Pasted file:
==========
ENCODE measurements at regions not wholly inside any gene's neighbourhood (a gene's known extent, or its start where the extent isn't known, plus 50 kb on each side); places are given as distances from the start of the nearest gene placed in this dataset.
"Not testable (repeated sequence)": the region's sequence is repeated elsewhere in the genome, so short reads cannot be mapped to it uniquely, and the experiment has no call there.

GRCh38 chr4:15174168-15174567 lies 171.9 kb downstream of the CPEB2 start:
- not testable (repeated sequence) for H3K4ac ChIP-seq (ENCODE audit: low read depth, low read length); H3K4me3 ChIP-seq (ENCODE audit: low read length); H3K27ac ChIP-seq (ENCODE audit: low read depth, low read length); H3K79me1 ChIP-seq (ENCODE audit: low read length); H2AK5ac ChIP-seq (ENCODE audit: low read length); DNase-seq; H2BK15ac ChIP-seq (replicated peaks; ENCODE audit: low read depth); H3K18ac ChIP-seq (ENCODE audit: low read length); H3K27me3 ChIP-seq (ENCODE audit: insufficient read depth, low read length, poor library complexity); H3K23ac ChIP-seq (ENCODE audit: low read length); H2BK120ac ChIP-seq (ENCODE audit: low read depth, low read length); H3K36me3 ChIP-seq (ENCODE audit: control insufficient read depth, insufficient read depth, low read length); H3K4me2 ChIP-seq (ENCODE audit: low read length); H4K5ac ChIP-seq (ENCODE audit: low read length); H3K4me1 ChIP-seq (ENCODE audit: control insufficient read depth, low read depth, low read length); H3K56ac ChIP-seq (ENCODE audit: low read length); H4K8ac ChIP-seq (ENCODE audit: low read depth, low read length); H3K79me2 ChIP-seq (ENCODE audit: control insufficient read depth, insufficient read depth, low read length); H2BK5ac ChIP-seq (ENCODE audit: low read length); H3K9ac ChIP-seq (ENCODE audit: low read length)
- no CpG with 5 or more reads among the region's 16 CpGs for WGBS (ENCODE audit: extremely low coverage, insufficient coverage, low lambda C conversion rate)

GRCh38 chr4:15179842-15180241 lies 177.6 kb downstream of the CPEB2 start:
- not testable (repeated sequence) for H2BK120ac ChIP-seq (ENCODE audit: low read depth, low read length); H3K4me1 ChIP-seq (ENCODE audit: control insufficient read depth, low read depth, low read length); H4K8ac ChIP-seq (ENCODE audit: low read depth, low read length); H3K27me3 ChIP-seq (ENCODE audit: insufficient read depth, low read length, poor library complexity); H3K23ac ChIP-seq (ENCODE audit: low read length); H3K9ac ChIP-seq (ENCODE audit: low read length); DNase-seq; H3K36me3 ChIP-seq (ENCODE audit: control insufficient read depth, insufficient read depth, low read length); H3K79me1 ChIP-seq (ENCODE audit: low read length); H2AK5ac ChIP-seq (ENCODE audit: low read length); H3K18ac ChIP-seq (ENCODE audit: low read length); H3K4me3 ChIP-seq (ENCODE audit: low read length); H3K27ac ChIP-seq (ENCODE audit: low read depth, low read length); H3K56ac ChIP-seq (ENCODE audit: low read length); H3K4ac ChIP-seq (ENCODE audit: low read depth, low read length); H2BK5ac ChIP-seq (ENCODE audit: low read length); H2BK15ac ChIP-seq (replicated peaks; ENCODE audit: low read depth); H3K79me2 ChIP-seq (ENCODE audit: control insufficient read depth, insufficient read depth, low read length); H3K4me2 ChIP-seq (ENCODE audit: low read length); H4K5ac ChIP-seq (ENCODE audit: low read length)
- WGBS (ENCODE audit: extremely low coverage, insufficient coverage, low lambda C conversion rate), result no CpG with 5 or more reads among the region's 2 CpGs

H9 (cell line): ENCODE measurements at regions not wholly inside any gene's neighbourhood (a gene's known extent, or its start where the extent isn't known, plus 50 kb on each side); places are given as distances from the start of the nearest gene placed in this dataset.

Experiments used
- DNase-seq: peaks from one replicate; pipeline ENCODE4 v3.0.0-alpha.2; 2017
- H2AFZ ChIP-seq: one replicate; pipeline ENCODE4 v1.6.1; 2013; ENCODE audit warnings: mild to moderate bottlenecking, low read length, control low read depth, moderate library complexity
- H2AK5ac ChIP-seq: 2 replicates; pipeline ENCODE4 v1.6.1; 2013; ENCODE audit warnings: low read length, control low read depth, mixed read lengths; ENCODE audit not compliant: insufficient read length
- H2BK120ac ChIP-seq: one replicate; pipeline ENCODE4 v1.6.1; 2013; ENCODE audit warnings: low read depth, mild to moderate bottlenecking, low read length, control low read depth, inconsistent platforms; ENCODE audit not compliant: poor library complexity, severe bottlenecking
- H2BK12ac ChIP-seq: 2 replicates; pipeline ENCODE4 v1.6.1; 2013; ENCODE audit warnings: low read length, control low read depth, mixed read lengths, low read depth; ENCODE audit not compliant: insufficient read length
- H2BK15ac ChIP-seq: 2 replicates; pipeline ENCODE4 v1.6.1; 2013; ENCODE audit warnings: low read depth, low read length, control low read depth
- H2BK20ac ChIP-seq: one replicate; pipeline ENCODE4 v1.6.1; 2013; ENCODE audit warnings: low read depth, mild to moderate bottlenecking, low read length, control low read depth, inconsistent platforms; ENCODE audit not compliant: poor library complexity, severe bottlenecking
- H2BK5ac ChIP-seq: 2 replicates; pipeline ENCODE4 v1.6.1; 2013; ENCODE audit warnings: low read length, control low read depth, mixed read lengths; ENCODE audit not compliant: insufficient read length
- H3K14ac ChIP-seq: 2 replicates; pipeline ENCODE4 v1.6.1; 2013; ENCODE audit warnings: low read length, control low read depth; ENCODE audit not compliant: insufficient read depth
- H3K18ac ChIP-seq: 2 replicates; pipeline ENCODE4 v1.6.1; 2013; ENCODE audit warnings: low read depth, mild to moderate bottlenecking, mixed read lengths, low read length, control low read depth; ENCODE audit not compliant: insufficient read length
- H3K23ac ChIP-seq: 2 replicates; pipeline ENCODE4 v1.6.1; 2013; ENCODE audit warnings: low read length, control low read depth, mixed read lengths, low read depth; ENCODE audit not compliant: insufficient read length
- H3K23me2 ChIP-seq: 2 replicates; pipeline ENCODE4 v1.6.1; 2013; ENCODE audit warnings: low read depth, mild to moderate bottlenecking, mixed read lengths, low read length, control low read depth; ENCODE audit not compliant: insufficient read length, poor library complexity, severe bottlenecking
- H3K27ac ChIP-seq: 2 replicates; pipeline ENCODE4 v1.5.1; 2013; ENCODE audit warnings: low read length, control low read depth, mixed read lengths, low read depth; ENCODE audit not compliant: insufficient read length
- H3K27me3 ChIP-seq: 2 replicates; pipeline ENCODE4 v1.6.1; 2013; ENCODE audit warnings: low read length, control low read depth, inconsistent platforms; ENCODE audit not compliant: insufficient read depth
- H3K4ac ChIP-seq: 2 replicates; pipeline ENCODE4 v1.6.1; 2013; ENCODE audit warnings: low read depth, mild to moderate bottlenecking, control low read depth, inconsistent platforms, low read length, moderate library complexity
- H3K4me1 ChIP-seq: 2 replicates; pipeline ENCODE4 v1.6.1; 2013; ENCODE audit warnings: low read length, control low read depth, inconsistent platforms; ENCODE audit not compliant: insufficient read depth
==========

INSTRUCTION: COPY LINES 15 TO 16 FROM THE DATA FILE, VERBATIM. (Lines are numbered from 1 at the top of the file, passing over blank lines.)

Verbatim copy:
- H2BK12ac ChIP-seq: 2 replicates; pipeline ENCODE4 v1.6.1; 2013; ENCODE audit warnings: low read length, control low read depth, mixed read lengths, low read depth; ENCODE audit not compliant: insufficient read length
- H2BK15ac ChIP-seq: 2 replicates; pipeline ENCODE4 v1.6.1; 2013; ENCODE audit warnings: low read depth, low read length, control low read depth